I'm Here for the Horse
He's called a master horseman, and his followers come in droves to hear him share the wisdom it's taken a lifetime to put into words. His message is direct and his style can intimidate, but he makes one thing crystal clear: He cares about your horse and wants you to do the same.
Ray Hunt, 1929-2009
Western Horseman of the Year 2004—Ray Hunt
RAY HUNT learned to transcend traditional ideas of working with horses. He wasn't the first to do this, but he's the man responsible for spreading the gospel of modern training and horsemanship techniques literally around the world. Ray Hunt is the source of the modern genre of horse clinicians.
Avid ranch-horse-versatility competitor Jimbo Humphreys (featured in March's "Returning to the Ranch" story) routinely teaches trail-course clinics at Stock Horse of Texas Association events. He's a top competitor in the open division in both SHOT and the American Quarter Horse Association. And he believes many competitors make the trail course more difficult by failing to prepare mentally for the class.
Ranchers have survived on red meat for centuries. Make a hearty beef dish for dinner tonight with these recipes.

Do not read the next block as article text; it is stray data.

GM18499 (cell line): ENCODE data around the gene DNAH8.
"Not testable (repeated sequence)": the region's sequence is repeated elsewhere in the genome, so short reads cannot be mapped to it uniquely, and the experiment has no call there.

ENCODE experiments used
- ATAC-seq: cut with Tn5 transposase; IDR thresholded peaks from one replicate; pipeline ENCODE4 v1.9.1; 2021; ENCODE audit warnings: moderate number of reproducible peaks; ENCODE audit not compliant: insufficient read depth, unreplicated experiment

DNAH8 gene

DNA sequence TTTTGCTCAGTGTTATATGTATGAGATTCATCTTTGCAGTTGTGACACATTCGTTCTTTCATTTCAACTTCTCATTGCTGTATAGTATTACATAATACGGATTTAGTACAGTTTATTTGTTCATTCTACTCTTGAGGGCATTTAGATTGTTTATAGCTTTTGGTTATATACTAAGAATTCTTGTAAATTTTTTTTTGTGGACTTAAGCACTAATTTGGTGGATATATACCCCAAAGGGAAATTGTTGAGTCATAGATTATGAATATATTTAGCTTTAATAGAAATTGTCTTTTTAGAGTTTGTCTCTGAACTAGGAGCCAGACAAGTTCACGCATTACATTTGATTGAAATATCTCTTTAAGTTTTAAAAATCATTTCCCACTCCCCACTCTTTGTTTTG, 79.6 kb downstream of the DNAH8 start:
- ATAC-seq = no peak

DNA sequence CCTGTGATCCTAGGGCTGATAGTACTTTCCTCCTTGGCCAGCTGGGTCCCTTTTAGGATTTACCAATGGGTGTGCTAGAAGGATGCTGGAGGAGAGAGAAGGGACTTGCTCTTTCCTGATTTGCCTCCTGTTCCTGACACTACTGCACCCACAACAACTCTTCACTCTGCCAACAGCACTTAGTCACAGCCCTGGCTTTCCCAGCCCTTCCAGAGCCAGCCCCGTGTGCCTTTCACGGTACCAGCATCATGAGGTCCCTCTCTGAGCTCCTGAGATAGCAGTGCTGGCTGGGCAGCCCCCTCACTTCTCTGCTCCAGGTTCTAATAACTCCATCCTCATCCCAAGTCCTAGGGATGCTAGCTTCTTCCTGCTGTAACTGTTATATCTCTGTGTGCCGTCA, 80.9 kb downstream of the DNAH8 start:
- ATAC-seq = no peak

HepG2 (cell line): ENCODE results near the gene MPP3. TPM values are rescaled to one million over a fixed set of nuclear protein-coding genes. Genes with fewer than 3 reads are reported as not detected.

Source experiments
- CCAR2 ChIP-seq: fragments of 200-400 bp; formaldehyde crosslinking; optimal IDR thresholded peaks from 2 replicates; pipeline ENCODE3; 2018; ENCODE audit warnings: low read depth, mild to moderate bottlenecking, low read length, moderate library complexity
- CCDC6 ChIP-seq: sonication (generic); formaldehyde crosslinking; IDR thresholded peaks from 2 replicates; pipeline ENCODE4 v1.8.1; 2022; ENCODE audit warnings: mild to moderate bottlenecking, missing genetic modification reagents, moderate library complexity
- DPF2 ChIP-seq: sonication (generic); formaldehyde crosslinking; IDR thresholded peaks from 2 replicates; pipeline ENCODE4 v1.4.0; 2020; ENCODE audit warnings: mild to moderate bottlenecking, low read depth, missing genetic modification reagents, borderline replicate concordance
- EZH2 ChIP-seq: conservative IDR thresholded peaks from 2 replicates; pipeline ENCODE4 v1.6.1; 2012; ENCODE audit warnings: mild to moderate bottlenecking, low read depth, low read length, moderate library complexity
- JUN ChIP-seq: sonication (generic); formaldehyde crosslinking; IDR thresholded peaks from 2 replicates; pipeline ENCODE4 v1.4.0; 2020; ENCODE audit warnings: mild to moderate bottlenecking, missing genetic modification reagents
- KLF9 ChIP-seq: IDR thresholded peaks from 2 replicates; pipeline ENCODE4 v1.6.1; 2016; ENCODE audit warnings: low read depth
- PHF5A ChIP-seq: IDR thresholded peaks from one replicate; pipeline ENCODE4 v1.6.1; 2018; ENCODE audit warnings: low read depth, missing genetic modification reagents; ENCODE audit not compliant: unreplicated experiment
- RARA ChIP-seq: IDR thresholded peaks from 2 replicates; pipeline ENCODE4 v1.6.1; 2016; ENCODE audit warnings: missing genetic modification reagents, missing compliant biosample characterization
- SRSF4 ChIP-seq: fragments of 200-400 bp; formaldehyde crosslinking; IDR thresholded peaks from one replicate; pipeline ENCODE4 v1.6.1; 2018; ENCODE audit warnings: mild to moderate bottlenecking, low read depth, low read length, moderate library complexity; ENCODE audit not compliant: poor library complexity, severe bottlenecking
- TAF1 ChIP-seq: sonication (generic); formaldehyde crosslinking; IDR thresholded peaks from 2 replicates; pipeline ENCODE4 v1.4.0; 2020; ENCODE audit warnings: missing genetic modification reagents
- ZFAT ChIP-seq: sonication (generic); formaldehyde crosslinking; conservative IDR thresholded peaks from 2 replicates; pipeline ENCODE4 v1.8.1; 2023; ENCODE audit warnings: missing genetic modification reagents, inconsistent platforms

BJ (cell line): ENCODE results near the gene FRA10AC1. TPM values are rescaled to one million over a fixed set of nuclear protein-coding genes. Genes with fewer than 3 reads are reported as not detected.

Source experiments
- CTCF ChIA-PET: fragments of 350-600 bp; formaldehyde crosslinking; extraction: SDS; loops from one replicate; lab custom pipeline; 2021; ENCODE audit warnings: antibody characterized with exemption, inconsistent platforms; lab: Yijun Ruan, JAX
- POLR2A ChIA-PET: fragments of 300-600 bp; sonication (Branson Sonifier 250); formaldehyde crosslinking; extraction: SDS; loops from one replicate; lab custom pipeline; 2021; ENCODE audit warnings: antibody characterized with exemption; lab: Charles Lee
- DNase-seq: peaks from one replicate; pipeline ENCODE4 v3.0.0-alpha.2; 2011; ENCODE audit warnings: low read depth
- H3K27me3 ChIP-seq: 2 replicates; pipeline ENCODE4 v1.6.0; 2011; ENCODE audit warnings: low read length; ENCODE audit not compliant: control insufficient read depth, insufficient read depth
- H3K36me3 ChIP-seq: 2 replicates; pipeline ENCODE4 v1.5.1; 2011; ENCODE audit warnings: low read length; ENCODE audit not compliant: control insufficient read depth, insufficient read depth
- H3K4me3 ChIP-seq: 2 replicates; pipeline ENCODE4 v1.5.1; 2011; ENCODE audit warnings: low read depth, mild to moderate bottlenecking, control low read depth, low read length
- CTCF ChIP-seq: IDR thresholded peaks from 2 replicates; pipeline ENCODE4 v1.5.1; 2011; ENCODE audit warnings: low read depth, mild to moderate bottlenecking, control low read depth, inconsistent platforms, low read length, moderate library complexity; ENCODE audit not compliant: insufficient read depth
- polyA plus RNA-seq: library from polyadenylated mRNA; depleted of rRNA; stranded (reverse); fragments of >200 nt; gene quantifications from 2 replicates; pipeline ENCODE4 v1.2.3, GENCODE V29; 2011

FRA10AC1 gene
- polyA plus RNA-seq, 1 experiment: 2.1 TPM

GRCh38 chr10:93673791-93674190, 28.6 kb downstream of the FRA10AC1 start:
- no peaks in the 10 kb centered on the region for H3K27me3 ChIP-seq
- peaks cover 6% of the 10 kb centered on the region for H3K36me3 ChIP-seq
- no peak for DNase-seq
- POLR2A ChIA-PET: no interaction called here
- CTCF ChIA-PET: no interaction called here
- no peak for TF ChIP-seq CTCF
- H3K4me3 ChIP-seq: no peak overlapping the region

I’d bet the ranch that Americans eat more hamburger than any other country in the world. During the 50 years Mack and I lived on a ranch, we butchered our own beef and pork, and processed the meat for the freezer. When making hamburger, we used an old hand-powered grinder that made the job slow and hard.
One wonderful day, I purchased a commercial-size electric meat grinder from a restaurant supply firm in California. The equipment enabled me to freeze dozens of packages of hamburger, along with our steaks and roasts.
A staple on most family farms and ranches, corn adds substance to most any dish or meal.
As a young girl growing up on a farm in Oklahoma, I ate cornbread made by my mother several times a week. I thought Mother’s cornbread was the best in the world, served warm with fresh-churned butter. I remember Dad crumbling cold cornbread into a bowl of milk and eating it as a snack.
When I married my husband, Mack, and moved to a ranch in Arizona, I planted a large garden that included corn. I spaced the sowing about every 10 days, so we usually had corn on the cob for a month or more. I also canned all the corn I could for winter.